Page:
Saturday, October 14, 2006

Full of Love, Chavez cruises along 

It was noted with much fanfare that Chavez came out with some new campaign themes last week – notably his “Love” advertisements. The opposition has been unable to make heads or tails of these ads and view them as an act of desperation by Chavez. Lets have a look for ourselves:

This is the print ad appearing in newspapers. It always appears with the same wording which is:

Message of Love for the people of my Venezuela

Always, I have done things because of love.

Out of love for trees and rivers, I became a painter.

Out of love of learning, I left my beloved small town to study.

Out of love of sports, I became a baseball player.

Out of love for my homeland, I became a soldier.

Out of love for my people, I became president; all of you made me president.

I have governed these past 8 years out of love.

Out of love, we made “Barrio Adentro”

Out of love, we made “Mission Robinson”

Out of love, we made Mercal.

Everything we have done is because of love.

Yet there is still much to do.

I need more time.

I need your vote.

Your vote for love.

Here is the T.V. commercial where he gives the exact same message. It is worth watching:

I’m not sure what Chavez’s opponents are so confused about because the message in these advertisements seems crystal clear. The message is that everything that Chavez does is out of love; that is he doesn’t do anything that he doesn’t genuinely LOVE and WANT to do. Listing the main events of his live he shows how everything he ever did was something that he truly wanted to do. In a similar vain, everything he has done as President results from his genuine love of the Venezuelan people and he truly believes in everything he has done.

All that seems straightforward and nice but why build a campaign advertisement blitz around it? Simple. Right now his main opponent, Manuel Rosales, is trying to paint himself as someone who will do even MORE than what Chavez has to help ordinary Venezuelans. If some Venezuelans believe that then they may decide to vote for him.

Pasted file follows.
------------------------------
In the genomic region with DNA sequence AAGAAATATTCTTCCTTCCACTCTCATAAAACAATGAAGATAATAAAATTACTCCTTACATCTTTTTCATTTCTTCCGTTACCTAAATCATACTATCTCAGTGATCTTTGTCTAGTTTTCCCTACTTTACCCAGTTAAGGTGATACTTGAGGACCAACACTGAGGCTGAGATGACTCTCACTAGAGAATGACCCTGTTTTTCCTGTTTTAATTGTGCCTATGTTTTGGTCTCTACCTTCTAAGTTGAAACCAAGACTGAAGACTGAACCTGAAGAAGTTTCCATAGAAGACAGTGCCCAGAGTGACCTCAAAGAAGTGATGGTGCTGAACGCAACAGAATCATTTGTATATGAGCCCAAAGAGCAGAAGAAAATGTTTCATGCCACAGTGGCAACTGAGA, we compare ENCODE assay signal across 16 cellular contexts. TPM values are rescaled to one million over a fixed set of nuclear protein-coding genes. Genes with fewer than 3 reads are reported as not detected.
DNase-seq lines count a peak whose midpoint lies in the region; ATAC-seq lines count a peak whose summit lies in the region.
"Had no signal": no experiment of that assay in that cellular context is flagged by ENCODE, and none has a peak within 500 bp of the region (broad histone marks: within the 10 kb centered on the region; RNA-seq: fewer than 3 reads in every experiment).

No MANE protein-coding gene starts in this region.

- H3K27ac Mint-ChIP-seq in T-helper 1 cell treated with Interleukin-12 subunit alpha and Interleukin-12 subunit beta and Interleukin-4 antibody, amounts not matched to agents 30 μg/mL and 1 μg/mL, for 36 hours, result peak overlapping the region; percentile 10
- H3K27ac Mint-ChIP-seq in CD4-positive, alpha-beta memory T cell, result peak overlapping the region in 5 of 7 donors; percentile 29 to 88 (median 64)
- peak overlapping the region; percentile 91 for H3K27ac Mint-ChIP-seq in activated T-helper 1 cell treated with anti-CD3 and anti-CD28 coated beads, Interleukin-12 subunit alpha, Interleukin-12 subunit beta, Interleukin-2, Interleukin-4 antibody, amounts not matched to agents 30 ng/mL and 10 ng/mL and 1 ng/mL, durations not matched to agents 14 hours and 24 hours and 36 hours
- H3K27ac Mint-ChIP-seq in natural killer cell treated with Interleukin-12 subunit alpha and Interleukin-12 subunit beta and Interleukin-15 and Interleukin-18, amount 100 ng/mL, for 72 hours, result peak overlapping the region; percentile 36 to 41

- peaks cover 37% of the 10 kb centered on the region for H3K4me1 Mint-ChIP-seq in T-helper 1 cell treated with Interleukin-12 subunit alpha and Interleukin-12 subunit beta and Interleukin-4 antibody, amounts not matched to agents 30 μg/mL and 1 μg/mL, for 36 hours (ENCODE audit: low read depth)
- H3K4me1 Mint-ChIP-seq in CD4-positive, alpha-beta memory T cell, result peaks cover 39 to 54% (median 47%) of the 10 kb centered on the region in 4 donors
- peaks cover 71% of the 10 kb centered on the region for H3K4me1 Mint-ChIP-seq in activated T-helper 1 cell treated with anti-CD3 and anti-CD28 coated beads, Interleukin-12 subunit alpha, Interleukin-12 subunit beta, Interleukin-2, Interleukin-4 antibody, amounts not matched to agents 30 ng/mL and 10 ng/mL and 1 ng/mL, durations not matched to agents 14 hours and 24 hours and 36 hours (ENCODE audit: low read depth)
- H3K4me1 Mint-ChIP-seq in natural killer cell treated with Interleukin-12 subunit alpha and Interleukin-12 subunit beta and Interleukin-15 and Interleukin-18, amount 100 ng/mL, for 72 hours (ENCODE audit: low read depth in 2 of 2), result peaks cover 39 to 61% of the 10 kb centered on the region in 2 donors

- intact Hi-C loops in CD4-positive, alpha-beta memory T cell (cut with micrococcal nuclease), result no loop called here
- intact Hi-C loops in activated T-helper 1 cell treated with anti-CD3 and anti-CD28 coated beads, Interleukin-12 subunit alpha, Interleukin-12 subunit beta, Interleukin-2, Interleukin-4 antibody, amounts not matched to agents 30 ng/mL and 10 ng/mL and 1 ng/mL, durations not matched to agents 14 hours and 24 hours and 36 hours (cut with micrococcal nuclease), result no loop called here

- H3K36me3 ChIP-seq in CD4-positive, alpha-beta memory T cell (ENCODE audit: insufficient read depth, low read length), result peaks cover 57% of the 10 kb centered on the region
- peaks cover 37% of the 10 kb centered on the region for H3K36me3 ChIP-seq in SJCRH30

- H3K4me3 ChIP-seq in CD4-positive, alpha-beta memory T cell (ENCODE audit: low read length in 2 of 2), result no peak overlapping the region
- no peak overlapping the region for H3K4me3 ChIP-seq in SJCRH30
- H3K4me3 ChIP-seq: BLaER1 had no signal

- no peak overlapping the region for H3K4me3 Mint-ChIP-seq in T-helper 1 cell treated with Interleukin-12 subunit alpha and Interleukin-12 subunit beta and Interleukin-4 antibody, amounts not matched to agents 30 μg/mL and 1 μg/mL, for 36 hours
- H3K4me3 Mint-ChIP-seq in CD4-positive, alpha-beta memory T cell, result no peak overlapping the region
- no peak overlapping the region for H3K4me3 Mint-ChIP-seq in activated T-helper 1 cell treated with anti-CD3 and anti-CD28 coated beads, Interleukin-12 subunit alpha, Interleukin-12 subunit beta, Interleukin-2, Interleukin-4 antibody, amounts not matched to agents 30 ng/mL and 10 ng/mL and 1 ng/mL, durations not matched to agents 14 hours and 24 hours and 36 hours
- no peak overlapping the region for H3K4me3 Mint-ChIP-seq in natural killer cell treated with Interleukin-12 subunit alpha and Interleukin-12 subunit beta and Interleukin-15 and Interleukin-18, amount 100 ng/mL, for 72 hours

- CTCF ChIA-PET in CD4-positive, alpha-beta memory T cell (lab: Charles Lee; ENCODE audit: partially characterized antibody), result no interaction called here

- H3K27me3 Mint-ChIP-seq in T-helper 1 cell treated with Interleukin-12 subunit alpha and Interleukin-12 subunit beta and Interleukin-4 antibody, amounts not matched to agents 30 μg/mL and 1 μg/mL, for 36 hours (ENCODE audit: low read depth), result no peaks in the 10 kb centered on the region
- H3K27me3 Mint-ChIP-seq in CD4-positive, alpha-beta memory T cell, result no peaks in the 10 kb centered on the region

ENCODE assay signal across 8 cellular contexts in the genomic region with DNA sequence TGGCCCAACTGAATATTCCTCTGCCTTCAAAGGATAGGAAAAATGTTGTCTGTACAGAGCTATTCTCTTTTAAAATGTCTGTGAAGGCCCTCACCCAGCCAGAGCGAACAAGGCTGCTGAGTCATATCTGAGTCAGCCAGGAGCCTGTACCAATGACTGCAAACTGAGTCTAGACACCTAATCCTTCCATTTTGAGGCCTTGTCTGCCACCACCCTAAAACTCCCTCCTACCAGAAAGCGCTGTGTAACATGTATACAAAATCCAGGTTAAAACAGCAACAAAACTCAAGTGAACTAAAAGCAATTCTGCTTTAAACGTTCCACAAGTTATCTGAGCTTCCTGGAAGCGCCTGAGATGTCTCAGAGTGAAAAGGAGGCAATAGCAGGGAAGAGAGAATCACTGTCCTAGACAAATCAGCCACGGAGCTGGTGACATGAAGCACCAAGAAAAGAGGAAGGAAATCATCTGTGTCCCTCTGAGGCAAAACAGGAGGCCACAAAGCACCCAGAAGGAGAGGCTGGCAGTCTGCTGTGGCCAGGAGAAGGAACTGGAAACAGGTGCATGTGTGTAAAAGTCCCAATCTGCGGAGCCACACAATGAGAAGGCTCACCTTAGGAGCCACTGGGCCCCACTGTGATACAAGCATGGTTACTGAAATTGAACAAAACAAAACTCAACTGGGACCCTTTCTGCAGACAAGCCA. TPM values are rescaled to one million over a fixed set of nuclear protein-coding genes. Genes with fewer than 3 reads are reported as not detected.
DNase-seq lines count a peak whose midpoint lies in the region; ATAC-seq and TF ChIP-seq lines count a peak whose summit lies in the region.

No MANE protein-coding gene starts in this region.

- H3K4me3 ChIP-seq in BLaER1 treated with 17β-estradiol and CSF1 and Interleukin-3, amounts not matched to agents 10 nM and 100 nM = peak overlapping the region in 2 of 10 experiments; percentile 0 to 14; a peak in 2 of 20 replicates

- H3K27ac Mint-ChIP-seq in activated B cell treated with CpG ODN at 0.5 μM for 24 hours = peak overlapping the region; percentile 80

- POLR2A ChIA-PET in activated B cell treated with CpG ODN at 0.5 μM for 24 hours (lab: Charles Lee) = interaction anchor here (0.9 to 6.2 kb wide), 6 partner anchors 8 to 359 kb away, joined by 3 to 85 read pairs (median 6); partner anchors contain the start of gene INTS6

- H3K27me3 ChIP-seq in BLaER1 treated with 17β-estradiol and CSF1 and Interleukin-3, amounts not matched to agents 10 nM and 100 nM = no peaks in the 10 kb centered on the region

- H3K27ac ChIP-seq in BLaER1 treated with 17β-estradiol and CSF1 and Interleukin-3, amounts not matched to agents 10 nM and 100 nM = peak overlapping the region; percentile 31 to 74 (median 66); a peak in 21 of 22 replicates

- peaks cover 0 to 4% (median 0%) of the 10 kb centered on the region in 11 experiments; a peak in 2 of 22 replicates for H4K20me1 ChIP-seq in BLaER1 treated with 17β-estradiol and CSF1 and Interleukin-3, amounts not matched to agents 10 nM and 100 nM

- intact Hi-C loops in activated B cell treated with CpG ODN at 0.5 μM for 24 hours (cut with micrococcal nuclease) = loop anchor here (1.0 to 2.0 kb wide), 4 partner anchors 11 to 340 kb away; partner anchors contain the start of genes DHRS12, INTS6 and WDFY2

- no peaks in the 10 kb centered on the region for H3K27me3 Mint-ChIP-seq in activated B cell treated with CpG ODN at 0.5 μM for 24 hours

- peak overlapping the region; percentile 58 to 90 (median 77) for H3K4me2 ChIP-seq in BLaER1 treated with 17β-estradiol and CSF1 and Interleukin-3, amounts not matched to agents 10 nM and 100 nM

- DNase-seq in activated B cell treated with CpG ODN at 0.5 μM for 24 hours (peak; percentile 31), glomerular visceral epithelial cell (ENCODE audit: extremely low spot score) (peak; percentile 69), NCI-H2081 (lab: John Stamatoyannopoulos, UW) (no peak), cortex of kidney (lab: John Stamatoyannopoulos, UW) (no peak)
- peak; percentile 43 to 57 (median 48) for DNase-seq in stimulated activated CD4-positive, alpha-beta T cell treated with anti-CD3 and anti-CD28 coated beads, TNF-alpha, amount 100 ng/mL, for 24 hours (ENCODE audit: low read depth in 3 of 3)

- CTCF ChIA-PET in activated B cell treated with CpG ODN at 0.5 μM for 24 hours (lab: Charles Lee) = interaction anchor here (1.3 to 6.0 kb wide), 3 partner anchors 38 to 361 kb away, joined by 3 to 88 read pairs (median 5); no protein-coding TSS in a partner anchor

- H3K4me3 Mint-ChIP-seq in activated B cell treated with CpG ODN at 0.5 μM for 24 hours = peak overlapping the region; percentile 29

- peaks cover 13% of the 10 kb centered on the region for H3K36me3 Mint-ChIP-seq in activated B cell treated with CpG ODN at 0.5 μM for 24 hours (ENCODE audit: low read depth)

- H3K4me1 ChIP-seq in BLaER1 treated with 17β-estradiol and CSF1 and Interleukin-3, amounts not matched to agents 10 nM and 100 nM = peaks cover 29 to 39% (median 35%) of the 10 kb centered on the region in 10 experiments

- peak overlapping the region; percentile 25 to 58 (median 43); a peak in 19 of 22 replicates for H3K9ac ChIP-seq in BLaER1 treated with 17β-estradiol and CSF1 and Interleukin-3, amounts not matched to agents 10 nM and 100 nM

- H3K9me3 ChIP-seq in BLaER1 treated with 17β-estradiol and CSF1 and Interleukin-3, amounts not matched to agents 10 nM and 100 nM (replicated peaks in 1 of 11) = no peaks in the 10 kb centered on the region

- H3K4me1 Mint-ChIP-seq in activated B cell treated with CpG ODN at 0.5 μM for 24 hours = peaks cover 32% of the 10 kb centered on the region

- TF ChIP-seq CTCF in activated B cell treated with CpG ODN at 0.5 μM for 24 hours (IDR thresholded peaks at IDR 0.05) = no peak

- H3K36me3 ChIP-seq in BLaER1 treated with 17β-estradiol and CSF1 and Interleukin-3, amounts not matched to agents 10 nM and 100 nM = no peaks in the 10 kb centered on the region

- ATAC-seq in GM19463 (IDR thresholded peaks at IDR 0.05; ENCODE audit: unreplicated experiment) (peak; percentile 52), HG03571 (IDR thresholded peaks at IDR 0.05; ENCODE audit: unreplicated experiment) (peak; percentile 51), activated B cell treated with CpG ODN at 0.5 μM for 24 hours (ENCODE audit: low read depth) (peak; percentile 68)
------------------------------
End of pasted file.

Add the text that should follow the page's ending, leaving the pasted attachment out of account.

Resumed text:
To counter that the “Love” theme reinforces the notion that Chavez will continue to govern for the benefit of ordinary Venezuelans because he loves them and truly believes in the importance of helping them. The not so subtle inference is that Rosales DOESN’T truly care about ordinary Venezuelans and DOESN’T really even believe in all these new proposals he is touting.

Who would you vote for – someone who says what he believes and believes what he says or someone trying to sell you a bill of goods only to probably forget about you 5 minutes after the election is over? I think it is precisely that question that these advertisements want people to be thinking about as they vote on December. And I think they will be effective.


Irrespective of any new campaign advertising strategies Chavez’s march to re-election is moving forward without missing a beat. In the latest poll by Datos Chavez is holding steady with a “intention to vote for” of 54.4% with Manuel Rosales at 24.8%, Roussea bumping along the bottom at 2.7%, and 18.1% still undecided. In other words, Chavez has a lead of almost 30 points over his nearest rival. This even after Rosales has gotten a 6 point boost in his numbers from the 18% they were just a month ago.

The same poll showed that even many of Rosales supporters don’t really expect him to win. When asked who they thought would win, irrespective of their own preferences, 66.3% think Chavez will win while only 16% think Rosales will win.

When asked about their likelihood of voting 66.4% said they would definitely vote and 17.5% said they might vote with the rest saying most likely they won’t.

Just for fun I did some back of the envelope calculations. There are about 16 million registered voters in Venezuela. Assuming 70% actually vote that gives a turnout of 11.2 million voters. Further assuming Chavez gets 60% of the vote (ie, most of the undecided voters go to Rosales) that comes to 6.7 million votes for Chavez.

That certainly is a far cry from the famous slogan of “Ten million votes for Chavez”. Then again I always knew that wasn’t really a realistic goal. Still Chavez would probably like to get at least 7.5 to 8 million votes to make it harder to revoke his mandate three years from now. If he had done something over the past few years to eliminate some of the glaring failures of his government such as crime he would be shoe-in for 8 million votes but now it will be an uphill struggle to get them. We’ll see if the “Love” advertising theme helps.


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